Aquafacts / Whale Biologist

About AquaFacts

AquaFacts contain information on the Aquarium animals or other Aquarium-related topics. We’ve compiled the most popular questions about becoming a whale biologist. Please email our librarian for other inquiries.

Quick info

4 yrs

Minimum time to get Bachelor's degree

2-6 yrs

Time to get Master's or Doctoral degree

12

Canadian universities offer courses

B.Sc.

Minimum required degree

M.Sc.

Graduate degree

How do I gain experience in the field?

If you are interested in volunteering or having a paid research assistant position, you should write to an individual whale researcher (including graduate students). Their needs vary greatly. Although they are often involved in field work with whales and dolphins, many hours are spent analyzing data in the office or lab, and their field work is time consuming and difficult due to the inaccessibility of the animal species they are studying. The work is frequently arduous and tedious, so you should consider this aspect when thinking about your career options.

Do I need any special licenses or certification to become a whale biologist?

It is recommended that you acquire scuba certification, a valid driver's license, a boat operator’s license, and obtain as much boat handling experience as possible.

How did you get started in the field?

Interview with a Marine Mammal Scientist: Lance Barret-Lennard, Ph.D.

After university I took some time out from academia to work as a lighthouse keeper. I became interested in the killer whales that we were seeing and began volunteering with Michael Bigg and John Ford, using fixed hydrophones and photo-identification. After this experience I decided to go to graduate school and take a more serious look at my research interests.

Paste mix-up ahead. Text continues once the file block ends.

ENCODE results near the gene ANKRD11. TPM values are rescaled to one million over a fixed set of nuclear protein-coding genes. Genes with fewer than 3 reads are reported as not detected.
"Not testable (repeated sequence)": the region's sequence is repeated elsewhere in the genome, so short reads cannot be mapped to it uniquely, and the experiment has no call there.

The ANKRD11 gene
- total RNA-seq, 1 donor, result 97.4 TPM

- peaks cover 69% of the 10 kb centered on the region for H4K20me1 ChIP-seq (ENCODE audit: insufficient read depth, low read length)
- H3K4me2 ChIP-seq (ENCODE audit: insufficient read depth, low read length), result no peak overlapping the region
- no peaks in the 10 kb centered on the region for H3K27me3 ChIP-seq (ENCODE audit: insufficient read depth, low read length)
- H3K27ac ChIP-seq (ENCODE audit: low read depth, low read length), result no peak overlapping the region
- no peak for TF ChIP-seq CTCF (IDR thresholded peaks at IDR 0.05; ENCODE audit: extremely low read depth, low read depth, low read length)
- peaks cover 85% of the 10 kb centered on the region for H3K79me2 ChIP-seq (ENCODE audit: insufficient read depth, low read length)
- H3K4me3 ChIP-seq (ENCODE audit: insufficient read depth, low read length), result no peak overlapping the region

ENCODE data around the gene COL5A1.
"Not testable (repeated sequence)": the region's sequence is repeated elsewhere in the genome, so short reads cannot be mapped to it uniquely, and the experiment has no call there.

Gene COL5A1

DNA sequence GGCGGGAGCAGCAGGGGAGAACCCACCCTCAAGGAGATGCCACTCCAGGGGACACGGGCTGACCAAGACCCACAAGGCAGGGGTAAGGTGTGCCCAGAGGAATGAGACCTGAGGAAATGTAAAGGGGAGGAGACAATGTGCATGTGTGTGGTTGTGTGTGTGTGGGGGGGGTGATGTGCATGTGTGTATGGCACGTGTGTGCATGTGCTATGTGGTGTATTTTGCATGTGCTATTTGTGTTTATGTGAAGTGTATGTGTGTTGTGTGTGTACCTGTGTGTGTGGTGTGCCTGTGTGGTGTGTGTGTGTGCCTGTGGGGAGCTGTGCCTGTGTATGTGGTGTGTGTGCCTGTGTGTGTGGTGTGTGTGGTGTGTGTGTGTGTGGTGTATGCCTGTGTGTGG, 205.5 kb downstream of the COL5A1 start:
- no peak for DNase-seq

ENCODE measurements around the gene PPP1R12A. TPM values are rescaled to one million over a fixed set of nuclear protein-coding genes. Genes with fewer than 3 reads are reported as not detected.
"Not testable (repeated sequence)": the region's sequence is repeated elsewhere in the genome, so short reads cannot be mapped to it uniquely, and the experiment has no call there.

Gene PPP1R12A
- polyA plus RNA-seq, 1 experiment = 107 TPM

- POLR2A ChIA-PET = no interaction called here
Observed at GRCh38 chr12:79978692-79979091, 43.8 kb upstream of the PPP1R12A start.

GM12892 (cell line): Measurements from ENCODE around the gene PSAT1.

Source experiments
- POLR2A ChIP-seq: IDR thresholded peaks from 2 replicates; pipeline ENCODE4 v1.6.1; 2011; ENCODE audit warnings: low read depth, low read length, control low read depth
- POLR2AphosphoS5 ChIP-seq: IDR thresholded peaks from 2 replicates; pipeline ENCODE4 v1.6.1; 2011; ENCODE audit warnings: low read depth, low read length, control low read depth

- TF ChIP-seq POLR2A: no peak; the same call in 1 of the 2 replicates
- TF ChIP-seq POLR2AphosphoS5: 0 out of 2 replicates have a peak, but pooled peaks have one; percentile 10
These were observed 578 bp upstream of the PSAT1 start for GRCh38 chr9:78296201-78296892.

What is the best part of your job?

The field work is my favorite, though I also enjoy my time spent in the lab. The research is like a detective story and I am uncovering pieces of a mystery.

What are your latest projects?

Currently, we are studying the mating patterns in transient whales and the mystery of offshore killer whales. Another project involves a three-year study off of the Aleutian Islands to identify killer whales in Western Alaska that have not been recorded. We are using photo-identification, acoustic analysis and genetic testing to identify and categorize the whales.

How can the public be involved in your research?

Our department has some exciting projects like the Killer Whale Adoption Program and the Sightings Network. The adoption program allows the public to adopt a wild killer whale and all contributions go directly to the research and conservation of killer whales in the wild. The Sightings Network has been set up to allow the public to report sightings of dolphins, whales and porpoises. This information helps researchers to get data on these animals’ distribution and abundance, which will help support conservation efforts.

Marine Mammal Research Staff, Vancouver Aquarium.
The Society for Marine Mammalogy